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Gays, Divorced, and Remarried in the Synod on the Family

Fr. Jerome R. Secillano, MPA

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The Synod of Bishops’ ending last Oct. 25 was sort of anti-climactic. The contentious issues which consumed many of the participants were left without definitive answers much to the consternation of those hoping for clarity in so far as their status in the Church is concerned.

Except for the recognition of gay or homosexual unions, which the Synod fathers emphatically thumbed down by a vote of 221-37 but not without reiterating that those with homosexual tendencies be respected in their dignity and not be discriminated (Relatio, par. 76), the relatio synodi (synod report) spoke mostly about recognizing the circumstances and understanding the context of these controversial marriage issues as they happen to couples and the pastoral approaches needed to lead couples to a fuller participation in the life of the church.

Fr. James Martin, SJ, a columnist of America Magazine said, “The report is an agreement in ambiguity”. Meaning, the report made sure that the contentions of both liberals and traditionalists were accommodated at the expense of a more precise statement on where the divorced and remarried stand on the issues.
Those who crafted the report should be commended though for their ability to weave through the discordant voices in the Synod resulting in a more objective and balanced declaration of the participants’ stand. According to Cardinal Gerhard Mueller, Prefect of the Sacred Congregation for the Doctrine of the Faith, the Vatican’s doctrinal czar, “There was tension between doctrine and pastoral approach, but it is the task of the synod to see these two aspects together. Every Catholic bishop, in his person, is a teacher of the faith and also shepherd of the flock”.

Faithful to this task, the group, composed of ten prelates chosen from the Synod fathers, carefully wrote upholding Church’s teachings on the matter and in a sign of liberality acknowledged the need “for the divorced and civilly remarried, who are baptized, to be more integrated into the Christian communities in the diverse ways possible, avoiding every occasion of scandal. They must not feel excommunicated, but they can live and mature as living members of the Church, feeling it to be a mother who always welcomes them, taking care of them with affection and encouraging them in the path of life and the Gospel” (Relatio, par. 84).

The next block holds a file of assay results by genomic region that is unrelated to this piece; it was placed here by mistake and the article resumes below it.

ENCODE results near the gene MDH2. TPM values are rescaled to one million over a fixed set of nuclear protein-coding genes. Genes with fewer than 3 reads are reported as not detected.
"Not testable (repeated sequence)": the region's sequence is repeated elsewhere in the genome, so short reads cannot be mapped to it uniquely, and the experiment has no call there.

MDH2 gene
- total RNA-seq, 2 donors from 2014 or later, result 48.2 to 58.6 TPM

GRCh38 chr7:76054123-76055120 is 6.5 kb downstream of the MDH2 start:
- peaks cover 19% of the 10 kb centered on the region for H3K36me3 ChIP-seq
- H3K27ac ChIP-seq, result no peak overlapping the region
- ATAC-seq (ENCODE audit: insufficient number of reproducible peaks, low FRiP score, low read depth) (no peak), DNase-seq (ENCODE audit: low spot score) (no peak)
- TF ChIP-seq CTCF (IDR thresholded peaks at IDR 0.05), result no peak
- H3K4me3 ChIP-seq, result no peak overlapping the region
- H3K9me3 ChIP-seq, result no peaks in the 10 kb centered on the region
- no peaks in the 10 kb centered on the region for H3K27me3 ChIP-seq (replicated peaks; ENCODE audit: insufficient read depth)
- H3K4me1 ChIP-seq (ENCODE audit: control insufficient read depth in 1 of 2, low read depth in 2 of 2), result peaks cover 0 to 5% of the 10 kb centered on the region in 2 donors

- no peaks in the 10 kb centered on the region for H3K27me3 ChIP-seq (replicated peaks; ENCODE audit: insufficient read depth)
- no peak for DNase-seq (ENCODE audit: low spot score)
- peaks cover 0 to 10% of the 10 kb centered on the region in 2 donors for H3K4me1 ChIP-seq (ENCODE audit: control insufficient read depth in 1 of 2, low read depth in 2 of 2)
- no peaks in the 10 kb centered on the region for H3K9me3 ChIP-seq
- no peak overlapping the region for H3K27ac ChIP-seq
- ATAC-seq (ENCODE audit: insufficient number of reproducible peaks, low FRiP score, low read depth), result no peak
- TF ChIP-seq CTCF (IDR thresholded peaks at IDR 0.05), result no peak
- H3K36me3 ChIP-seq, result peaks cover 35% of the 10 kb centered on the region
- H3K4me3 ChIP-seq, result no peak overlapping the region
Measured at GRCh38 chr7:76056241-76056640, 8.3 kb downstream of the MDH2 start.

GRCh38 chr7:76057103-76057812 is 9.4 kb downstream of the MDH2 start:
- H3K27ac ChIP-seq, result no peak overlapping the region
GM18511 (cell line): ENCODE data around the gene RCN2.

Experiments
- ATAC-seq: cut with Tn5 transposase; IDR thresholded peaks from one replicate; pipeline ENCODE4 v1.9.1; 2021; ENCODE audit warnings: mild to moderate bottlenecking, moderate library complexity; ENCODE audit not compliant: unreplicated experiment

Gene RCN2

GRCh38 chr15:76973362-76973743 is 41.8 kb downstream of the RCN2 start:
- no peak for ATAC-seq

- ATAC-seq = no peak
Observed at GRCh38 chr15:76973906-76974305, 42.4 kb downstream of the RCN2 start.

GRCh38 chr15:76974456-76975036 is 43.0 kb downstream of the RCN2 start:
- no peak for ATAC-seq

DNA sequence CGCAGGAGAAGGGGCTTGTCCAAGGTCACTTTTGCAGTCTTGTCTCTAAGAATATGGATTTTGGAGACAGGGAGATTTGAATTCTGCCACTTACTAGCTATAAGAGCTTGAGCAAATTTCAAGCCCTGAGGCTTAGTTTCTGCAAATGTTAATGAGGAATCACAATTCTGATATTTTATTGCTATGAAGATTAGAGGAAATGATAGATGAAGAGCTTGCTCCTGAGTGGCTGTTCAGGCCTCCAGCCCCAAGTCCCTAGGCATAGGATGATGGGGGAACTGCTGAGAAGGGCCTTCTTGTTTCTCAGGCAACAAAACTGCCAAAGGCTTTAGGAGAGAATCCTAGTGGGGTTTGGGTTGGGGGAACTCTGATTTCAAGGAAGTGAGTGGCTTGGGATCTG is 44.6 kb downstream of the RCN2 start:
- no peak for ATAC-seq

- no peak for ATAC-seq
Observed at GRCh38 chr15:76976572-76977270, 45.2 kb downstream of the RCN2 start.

To effect this approach, the report said, “The path of accompaniment and discernment orient these faithful to an awareness in conscience of their situation before God. Conversation with the priest, in the internal forum, contributes to the formation of a correct judgment on what places an obstacle to the possibility of a fuller participation in the life of the Church and on the steps that can favor that participation and make it grow” (Relatio, par. 86).

Though less than what the divorced and remarried were perhaps expecting, the Synodal report opened a window of opportunity for the former to finally achieve what they hope for. The report added, “Moreover, it cannot be denied that in some circumstances “the guilt and responsibility of an action can be diminished or annulled” (Code of Canon Law, 1735), because of different conditions. As a consequence, the judgment on an objective situation must not lead to a judgment on “subjective guilt” (Pontifical Council for Legislative Texts, declaration of June 24, 2000, n.2a). Therefore, while upholding the general norm, it is necessary to recognize that the responsibility for certain actions or decisions is not the same in all cases” (Relatio, par. 85).

An objective reading of the foregoing tells us that on a case to case basis, with proper discernment and examination of conscience through the help of a priest or bishop in the internal forum and for as long as it may not create scandal, the divorced and remarried may possibly have a fuller participation in the life of the church. The problem is it is not clear whether this “fuller participation” also includes receiving communion.

The vague declaration of the Synod report should not dampen though the expectations of those batting for a more inclusive church. The fact that the document recognized the different circumstances and contexts of each marital case may already be considered a significant step toward that direction. Whereas before, it was easy for the Church to say that the divorced and remarried should not receive Holy Communion or those in de facto unions (cohabitation) were living in sin. With this document, especially if ratified and adopted by the Pope, clergymen, and the laity alike will now be more compassionate and understanding when dealing with these people. But how to translate these compassion and understanding into concrete actions will, of course, continue to be a work in progress.

What the Synod achieved was not a radical change in doctrines, for simply there were none, but a consideration, affirmation, and acceptance of the many issues that threaten the family. These issues cannot simply be ignored anymore and the Synod fathers prompted by mercy and charity took themselves to task to make the church more effective in addressing them.

This Synod of Bishops reiterated once more the beauty of the family. The Synod fathers also realized that to preserve its beauty requires more than just being fixated with the Church’s narcissistic tendencies by simply adhering to her laws and regulations. Pope Francis said of the Synod, “It was about listening to the voices of families and pastors, and seeing reality through God’s eyes to offer hope and encouragement in a world of growing crisis and pessimism”.

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